It’s Macbeth that’s supposed to be the unlucky play, but this production of The Merchant of Venice seems to be turning received wisdom on its head. First of all, the part of Portia was recast following the withdrawal of Michelle Duncan and, midway through the press performance, the actor playing Gratiano had to retire owing to gastric illness. It says much for the professionalism of Marc Rice-Oxley that he hadn’t allowed his illness to affect his performance unduly.
If this is a production wilting under an array of unforeseen circumstances, perhaps directors should go around administering salmonella cocktails to their casts because all the problems haven’t affected the quality at all - this is a production that buzzes from start to finish. Memories of the Globe’s rather unhappy 1998 production of the play have been well and truly banished.
Rebecca Gatward has brought out every scrap of comedy of the play, something that many modern productions are loath to do. But, this is a comedy, albeit a dark one, and by emphasising the humour, Gatward has brought something fresh to it. In particular, the flight of Jessica in the midst of a Venetian carnival is superbly achieved.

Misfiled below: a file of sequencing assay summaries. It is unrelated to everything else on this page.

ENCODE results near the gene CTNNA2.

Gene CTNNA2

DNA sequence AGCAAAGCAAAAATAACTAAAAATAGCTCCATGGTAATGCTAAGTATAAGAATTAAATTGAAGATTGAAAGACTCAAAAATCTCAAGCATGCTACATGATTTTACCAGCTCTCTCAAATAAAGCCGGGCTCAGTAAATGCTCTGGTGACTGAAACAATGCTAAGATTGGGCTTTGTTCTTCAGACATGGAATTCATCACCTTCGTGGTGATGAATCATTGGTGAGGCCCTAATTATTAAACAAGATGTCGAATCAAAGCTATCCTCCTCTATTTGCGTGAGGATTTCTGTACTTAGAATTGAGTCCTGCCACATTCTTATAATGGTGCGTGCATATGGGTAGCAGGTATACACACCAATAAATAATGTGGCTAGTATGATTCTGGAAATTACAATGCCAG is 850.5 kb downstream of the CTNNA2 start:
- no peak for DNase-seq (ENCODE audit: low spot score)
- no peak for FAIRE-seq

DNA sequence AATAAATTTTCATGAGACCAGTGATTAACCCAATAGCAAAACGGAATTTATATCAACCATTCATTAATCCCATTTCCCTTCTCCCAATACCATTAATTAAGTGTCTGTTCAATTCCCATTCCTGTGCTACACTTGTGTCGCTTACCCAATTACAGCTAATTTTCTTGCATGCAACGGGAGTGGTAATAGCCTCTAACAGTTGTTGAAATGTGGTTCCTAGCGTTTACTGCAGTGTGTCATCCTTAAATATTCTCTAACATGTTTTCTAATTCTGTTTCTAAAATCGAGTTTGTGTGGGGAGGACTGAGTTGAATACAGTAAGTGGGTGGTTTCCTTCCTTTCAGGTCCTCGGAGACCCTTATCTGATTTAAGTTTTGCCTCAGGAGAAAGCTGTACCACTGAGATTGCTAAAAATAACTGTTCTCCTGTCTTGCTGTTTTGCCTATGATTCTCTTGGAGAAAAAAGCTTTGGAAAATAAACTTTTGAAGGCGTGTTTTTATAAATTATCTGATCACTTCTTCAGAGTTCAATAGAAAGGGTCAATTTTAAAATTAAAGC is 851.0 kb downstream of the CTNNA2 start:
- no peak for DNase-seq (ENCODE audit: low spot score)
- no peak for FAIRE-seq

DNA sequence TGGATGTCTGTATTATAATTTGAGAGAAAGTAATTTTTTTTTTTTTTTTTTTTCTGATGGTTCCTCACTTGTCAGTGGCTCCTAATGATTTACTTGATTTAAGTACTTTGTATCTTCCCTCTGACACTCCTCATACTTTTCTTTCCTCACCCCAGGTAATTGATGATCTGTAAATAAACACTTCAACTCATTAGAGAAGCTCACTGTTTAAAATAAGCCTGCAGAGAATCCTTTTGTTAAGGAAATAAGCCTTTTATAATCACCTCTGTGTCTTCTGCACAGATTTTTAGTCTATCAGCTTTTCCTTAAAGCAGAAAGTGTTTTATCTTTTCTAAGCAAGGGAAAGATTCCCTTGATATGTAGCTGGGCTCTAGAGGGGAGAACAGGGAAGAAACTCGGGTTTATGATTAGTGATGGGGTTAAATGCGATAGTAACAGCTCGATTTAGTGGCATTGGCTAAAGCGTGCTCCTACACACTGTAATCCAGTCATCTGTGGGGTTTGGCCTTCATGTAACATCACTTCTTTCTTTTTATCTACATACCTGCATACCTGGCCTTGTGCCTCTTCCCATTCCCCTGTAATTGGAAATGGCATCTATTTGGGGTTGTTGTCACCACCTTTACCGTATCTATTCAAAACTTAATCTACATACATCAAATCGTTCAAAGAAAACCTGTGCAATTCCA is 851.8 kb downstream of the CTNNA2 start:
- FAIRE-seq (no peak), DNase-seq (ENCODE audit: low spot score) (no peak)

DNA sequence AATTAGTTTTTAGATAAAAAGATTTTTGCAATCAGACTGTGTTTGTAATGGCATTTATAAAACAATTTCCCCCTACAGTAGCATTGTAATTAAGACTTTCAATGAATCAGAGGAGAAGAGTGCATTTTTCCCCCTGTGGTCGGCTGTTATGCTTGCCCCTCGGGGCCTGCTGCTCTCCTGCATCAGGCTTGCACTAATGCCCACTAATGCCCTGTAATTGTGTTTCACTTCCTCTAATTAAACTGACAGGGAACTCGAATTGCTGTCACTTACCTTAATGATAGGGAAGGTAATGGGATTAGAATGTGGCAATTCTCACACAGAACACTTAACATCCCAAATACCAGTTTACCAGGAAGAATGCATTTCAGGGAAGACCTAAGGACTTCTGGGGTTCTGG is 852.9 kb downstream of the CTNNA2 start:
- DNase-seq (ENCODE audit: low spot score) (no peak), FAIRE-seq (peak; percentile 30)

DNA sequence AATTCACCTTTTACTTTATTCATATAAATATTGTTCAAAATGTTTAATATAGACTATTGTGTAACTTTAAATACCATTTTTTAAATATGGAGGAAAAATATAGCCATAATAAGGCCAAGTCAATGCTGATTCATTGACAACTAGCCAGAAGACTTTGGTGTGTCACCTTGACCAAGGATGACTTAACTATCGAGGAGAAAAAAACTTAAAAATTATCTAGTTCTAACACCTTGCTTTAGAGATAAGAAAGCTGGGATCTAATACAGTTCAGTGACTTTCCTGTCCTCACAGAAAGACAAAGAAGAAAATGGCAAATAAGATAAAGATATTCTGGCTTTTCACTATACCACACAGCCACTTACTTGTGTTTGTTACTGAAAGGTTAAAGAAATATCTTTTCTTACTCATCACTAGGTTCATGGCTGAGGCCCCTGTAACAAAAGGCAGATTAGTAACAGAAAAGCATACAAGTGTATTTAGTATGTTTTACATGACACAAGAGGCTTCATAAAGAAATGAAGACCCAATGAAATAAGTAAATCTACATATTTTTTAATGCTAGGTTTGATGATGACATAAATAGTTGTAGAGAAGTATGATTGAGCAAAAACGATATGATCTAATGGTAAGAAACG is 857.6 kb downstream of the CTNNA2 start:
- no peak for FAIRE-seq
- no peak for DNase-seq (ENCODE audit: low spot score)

It’s customary these days to draw on Merchant’s homoerotic elements, but it’s taken one step further here. Philip Cumbus’ Bassanio gives Antonio a full-on kiss when he’s loaned the money. And his horseplay with his friends suggests that the marriage to Portia will not exactly be one founded on a deep sexual yearning.
Gatward doesn’t skirt around the issue of racism and anti-semitism – it’s hard to avoid in this play. John McEnery’s Shylock, sporting his yellow badge, is clearly part of the excluded class, even if his accent from time to time veers uncomfortably close to a parody of Jewishness.
The real triumph is Kirsty Besterman’s Portia – even more astonishing when one realises that Besterman is a stand-in. Portia is a complex character, nominally the heroine, but with an underlying nastiness in the character. The actress brings out all of these aspects, reminding us that Portia is a spoiled, rich kid sporting all the certainty of her class. Occasionally, the Globe’s harsh acoustics defeat her, but it’s an accomplished performance nonetheless. A special cheer too for Craig Gazey. Not only is he a Lancelot Gobbo who’s actually funny, but on press night, he also had to play Gratiano after the interval and managed it with aplomb.
Unusually for the Globe, there’s an actual set courtesy of Liz Cooke. A bridge traverses the groundlings’ area and a jetty for gondolas, brilliantly drawing the audience in. Adrian Lee’s music is a perfect complement to the action, adding another dimension to the production. This is the Globe at its best, managing, at the same time, to combine traditional elements of the play with a modern sensibility.